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A framework is an agreement with suppliers to establish terms governing contracts that may be awarded during the life of the agreement. In other words, it is a general term for agreements that set out terms and conditions for making specific purchases (call-offs).
Note that a framework covers the provision of a generic group of goods, works or services (or a combination), for example:
You would normally have one ‘framework’ for each generic group, but you may have a ‘framework agreement’ with more than one supplier under each framework.
The framework agreement itself may be a contract, but only if the agreement places an obligation to purchase. In this case, it is treated like any other contract, and the EU procurement rules apply.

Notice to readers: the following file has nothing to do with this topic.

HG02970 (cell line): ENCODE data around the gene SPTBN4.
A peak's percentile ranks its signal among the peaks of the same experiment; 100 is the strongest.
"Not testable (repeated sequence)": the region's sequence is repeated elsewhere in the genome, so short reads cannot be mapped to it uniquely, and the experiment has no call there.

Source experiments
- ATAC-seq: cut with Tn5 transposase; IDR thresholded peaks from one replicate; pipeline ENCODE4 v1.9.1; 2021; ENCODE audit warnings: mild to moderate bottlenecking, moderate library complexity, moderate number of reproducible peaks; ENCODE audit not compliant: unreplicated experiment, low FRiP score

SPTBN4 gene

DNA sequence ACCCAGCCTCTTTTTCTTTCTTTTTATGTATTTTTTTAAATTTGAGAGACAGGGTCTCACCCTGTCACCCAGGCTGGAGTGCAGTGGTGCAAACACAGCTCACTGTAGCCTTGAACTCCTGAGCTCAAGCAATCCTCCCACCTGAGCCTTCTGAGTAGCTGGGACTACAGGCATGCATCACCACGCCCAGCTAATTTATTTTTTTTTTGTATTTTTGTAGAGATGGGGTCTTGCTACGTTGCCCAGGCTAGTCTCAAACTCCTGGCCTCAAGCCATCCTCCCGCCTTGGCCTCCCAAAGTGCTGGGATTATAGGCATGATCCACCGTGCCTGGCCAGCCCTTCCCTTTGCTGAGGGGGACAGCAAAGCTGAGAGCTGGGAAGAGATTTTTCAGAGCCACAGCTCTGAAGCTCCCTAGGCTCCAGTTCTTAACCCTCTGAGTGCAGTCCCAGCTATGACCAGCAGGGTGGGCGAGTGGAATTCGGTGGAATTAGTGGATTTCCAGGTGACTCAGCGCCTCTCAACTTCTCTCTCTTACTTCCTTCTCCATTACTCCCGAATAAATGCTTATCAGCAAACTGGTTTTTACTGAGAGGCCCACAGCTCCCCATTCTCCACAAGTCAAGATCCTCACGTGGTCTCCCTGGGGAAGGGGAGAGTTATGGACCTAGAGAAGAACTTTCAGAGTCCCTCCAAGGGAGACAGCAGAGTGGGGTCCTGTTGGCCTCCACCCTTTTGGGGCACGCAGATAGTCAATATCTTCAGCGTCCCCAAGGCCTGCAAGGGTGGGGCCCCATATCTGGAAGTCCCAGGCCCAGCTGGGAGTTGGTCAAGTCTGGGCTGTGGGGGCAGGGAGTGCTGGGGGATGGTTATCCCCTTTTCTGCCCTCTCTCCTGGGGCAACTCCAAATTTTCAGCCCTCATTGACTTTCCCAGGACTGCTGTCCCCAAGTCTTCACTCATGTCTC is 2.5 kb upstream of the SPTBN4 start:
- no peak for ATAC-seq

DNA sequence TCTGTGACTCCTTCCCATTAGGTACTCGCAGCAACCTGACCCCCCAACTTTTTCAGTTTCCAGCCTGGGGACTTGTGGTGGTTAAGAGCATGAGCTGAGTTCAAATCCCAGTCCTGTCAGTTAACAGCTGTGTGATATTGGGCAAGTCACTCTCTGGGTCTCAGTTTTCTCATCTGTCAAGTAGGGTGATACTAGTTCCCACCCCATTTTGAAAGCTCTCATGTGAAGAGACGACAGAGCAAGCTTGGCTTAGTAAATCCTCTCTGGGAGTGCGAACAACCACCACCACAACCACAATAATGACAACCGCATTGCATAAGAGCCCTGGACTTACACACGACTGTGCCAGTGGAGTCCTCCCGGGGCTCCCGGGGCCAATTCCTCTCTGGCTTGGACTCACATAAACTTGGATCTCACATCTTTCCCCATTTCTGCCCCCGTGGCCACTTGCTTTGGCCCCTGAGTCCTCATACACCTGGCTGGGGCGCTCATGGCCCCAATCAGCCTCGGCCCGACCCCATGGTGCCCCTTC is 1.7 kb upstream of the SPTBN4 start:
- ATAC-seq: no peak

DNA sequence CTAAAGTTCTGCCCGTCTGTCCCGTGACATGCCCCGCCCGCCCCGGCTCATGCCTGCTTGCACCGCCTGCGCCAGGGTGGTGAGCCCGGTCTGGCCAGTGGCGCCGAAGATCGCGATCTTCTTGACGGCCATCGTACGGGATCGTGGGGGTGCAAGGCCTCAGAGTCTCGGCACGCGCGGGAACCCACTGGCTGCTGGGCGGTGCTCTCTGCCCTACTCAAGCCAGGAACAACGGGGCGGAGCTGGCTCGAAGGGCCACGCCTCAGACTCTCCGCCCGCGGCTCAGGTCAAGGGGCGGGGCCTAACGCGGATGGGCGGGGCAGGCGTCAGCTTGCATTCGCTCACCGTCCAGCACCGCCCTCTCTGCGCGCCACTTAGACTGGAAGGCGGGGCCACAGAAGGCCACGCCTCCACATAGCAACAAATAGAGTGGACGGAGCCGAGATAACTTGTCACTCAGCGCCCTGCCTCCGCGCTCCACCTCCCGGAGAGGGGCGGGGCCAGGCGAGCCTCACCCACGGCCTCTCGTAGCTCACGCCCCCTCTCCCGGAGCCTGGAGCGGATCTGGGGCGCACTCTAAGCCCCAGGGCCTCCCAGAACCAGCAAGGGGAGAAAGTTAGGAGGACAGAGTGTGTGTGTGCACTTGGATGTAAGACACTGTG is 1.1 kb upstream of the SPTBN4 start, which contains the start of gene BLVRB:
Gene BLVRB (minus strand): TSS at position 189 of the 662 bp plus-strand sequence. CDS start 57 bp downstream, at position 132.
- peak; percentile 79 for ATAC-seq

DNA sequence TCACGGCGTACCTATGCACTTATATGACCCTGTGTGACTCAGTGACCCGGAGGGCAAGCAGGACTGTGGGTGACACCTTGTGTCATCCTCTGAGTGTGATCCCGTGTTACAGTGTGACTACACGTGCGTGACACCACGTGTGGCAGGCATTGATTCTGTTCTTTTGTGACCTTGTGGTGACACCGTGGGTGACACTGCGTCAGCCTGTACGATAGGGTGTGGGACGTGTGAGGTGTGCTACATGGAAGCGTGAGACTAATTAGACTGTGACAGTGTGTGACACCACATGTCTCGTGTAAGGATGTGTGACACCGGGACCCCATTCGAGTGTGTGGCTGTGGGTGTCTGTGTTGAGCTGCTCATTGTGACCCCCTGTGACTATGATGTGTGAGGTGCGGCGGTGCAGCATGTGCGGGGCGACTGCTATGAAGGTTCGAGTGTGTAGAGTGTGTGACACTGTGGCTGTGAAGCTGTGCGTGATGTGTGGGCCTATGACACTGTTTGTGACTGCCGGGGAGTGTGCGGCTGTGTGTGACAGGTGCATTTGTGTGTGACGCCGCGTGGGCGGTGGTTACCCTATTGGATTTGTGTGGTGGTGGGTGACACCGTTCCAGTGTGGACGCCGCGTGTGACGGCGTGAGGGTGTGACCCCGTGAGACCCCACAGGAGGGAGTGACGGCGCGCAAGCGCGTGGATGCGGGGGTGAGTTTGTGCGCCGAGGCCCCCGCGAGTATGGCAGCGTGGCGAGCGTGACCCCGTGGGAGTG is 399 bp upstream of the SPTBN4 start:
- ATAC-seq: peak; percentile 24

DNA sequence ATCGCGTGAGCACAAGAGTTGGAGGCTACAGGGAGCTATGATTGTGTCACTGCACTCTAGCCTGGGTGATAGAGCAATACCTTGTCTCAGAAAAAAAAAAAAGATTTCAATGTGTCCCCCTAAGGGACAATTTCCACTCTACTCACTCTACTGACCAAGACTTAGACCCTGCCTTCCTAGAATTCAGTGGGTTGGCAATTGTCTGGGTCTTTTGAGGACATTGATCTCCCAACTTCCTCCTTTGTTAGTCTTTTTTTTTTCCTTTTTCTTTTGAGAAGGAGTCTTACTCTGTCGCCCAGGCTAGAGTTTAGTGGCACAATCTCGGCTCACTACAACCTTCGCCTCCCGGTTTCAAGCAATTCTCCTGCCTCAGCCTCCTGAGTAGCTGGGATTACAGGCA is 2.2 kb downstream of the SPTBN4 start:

However a framework agreement is more likely to not be a contract itself, but merely an agreement about the terms and conditions that would apply to any order placed during its life. In this case, a contract is made only when the order is placed and each order is a separate contract. Despite this kind of agreement not technically being a ‘contract’, you still need to follow the EU procurement rules.
Here is an example framework with two agreements. Note that each project called-off under the agreement has its own contract.
These examples are from the Office of Government Commerce paper “Framework agreements and EC developments”. Click on each one to see the example.